2. But not God alone fed on the peace-offering, man did that also; he ate of the breast and the shoulder. In the antitype these typified love and strength. These, believer, are your portion in Christ. You have His heart of love and His shoulder of might--His unchanging affection and His all-sustaining power. Enfolded in His embrace and enthroned on His shoulder of strength, you occupy a position where evil cannot harm you, nor want remain unmet.

V. No Israelite who was ceremonially unclean was permitted to partake of the peace-offering, or share with God in the provision it supplied. And without holiness no man is now allowed to see God. But provision is made both for man’s expiation and for his sanctifying from all impurity. The Cross that separates from the guilt of sin also separates from its defilement. Christ is thus Sanctifier as well as Justifier. He “gave Himself for us, that He might redeem us from all iniquity, and purify unto Himself a peculiar people” (Titus 2:14). Thus beautified with His salvation, you will find a place in His banqueting-house of love, a guest at the Lord’s table, and satisfied with the food of which you partake (John 6:57; John 6:55; John 6:35). Are you satisfied with Christ? Does He appease all your yearnings, fulfil your every desire, give you rest, and prove your peace? “My beloved is mine, and I am His” (Song of Solomon 2:16). His resources are inexhaustible, His communications are continuous, and His glory is Divine. (James Fleming, D. D.)

The peace-offerings

In regard to the peace-offerings, the waving was peculiarly connected with the breast, which is thence called the wave-breast; and the heaving with the shoulder, for this reason called the heave-shoulder. When those parts were thus presented to God and set apart to the priesthood, the rest of the flesh was given up to the offerer to be partaken of by himself and those he might call to share and rejoice with him. Among these he was instructed to invite, beside his own friends, the Levite, the widow, and the fatherless. This participation by the offerer and his friends, this family feast upon the sacrifice, may be regarded as the most distinctive characteristic of the peace-offerings. It denoted that the offerer was admitted to a state of near fellowship and enjoyment with God, shared part and part with Jehovah and His priests, had a standing in His house, and a seat at His table. It was therefore the symbol of established friendship with God, and near communion with Him in the blessings of His kingdom; and was associated in the minds of the worshippers with feelings of peculiar joy and gladness--but these always of a sacred character. And in the way by which the worshipper attained to a fitness for enjoying these privileges--viz., through the life-blood of atonement--how impressive a testimony was borne to the necessity of seeking the road to all dignity and blessing in the kingdom of God through faith in a crucified Redeemer. (P. Fairbairn, D. D.)

No offering by proxy

The worshipper could not do the work by proxy. The man had to go for himself, and present the sacrifice himself, and lay his hand upon its head, and confess, and eat, all for himself. There can be no transfer of religious obligations--no substitution in the performance of religious duties. Of all things, piety is one of the most intensely personal. It is the intercourse of the individual soul with its Maker; just as much as if there were no other beings in existence. As each must eat, and die, and be judged for him or herself, so each must repent, and believe, and be religious for him or herself. I do not depreciate the importance of social relations, compacts and organisations. I believe that religion is very greatly dependent upon them. Had we never been placed in a Christian land, or been related to Christian parents and friends, or been brought into contact with the Christian Church, we never could have become Christians. But when it comes to the real activities and experiences of piety, they relate as directly to ourselves as individuals as if we alone existed. It is a great thing to have pious friends. The prayers of a godly mother are like soft silken cords around the heart of her son, which draw upon and check him in his wildest wanderings and his maddest passion. The rude sailor on the deck, or the hardened culprit in his cell, is melted and subdued at the mere remembrance of a sainted mother. But, though that mother be as good as the Virgin Mother of our Lord--though she nightly bathe her pillow with tears of supplication for her boy--it shall avail nothing to the salvation of her erring child, unless he himself shall move to turn from his follies, to bend in penitence, and to submit himself to God. True religion demands one’s personal and individual action--the putting forth of one’s own hand. No man or angel can do it for us. Preachers and pious friends may prompt, direct, encourage, and pray for us, but that is all. They can do nothing more. We must individually and for ourselves believe on the Lord Jesus Christ, or be lost. There is no other alternative. A very expressive gesture was required of the Jew to signify all this. He had to put his hand upon the head of his sacrifice when he presented it. He thereby acknowledged his sin, and expressed his personal dependence upon that sacrifice. The Hebrew word is still more suggestive. “He shall lean his hand upon the head of the offering.” It is the same word used by the Psalmist, where he says, “Thy wrath leaneth hard upon me.” Sin is a burden. It is ready to crush him upon whom it is. And with this burden the sinner is to lean upon his sacrifice for ease. He could not lean with another man’s hand; he must use “his own hand.” The ceremonial worshipper used the outward hand; we are to use the hand of the soul, which is faith. (J. A. Seiss, D. D.)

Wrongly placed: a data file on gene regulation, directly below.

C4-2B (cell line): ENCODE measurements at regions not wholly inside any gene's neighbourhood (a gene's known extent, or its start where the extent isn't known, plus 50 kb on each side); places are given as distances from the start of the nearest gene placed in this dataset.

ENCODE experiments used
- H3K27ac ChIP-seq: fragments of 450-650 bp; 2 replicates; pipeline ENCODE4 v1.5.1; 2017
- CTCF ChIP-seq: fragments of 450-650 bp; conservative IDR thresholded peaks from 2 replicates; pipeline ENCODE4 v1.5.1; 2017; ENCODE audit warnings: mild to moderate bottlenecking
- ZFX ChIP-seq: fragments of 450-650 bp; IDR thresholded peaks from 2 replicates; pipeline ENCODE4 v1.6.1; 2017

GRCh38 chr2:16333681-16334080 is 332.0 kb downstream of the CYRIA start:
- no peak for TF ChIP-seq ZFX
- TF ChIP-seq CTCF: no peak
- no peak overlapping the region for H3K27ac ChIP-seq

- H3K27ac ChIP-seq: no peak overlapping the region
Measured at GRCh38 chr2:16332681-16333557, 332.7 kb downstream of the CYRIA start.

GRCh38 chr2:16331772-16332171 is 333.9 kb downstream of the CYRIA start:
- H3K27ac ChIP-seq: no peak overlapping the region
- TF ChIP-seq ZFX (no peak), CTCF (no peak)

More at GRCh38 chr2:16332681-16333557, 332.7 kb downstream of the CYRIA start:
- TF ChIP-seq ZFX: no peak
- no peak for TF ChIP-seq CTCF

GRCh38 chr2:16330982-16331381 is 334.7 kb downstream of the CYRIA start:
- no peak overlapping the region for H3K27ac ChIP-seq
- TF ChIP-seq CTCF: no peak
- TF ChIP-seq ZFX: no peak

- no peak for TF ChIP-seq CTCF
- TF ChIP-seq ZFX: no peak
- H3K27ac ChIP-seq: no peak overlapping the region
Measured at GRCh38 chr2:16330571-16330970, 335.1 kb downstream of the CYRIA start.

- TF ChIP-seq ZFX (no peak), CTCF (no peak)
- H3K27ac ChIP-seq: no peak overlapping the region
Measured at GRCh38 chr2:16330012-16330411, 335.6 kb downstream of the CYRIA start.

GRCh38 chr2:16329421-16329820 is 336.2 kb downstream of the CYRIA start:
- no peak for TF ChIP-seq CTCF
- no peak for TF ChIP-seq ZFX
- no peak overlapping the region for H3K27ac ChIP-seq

Verses 31-36

Verse 37-38

Leviticus 7:37-38

This is the law . . . to offer their oblations.

The gospel of the sacrifices

I. There was a divine institution and command of god, for the offerings and sacrifices which were under the law.

1. An offering in general is anything presented to the Lord to become peculiarly His, and to be typical of Christ and gospel mysteries.

2. The legal offerings were set apart for God, with respect to Christ and His great sacrifice and offering up of Himself unto God for us.

3. Some have distinguished them into three sorts.

4. The sacrifices that were offered at the brazen altar are commonly distributed into two sorts--sacrifices of expiation, and sacrifices of thanksgiving. It is the former sort whereof the text speaks.

(a) The institution of sacrifices was presently after the sin and fall of man; but the renewed institution and further direction and regulation of them was by Moses unto Israel.

(b) In this renewed institution and regulation of their offerings and sacrifices, there were sundry adjuncts and ceremonies, some whereof were required and some severely forbidden to be added to them, all which were mystical and significant,

1. Adjuncts required. Sacrifices to be offered only at this ore altar. Salt. Music. Incense. Many ceremonious actions,

2. Adjuncts forbidden. In general, any conformity or compliance with the pagans in their rites and ceremonies. In particular, leaven and honey.

(c) The occasions upon which they were to be offered,

1. When under guilt of sin.

2. For the obtaining of any needful mercy,

3. To testify their joy and thankfulness for mercies received,

4. In the instituted seasons of them.

II. The sacrifices of propitiation under the law, may be referred to there six kinds or sorts--burnt-offering, meat-offering, peace-offering, sin-offering, trespass-offering, and offering of consecrations.

1. There were some things in which these all agreed.

2. The difference consisted--

Lessons:

1. Keep close to the rule of Divine institution in matters of worship.

2. See the worth and value of the sacrifice of Jesus Christ, and the necessity of it, fur the justification and salvation of lost sinners. (S. Mather.)

 


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Bibliography Information
Exell, Joseph S. "Commentary on "Leviticus 7:4". The Biblical Illustrator. http://odl.studylight.org/commentaries/tbi/leviticus-7.html. 1905-1909. New York.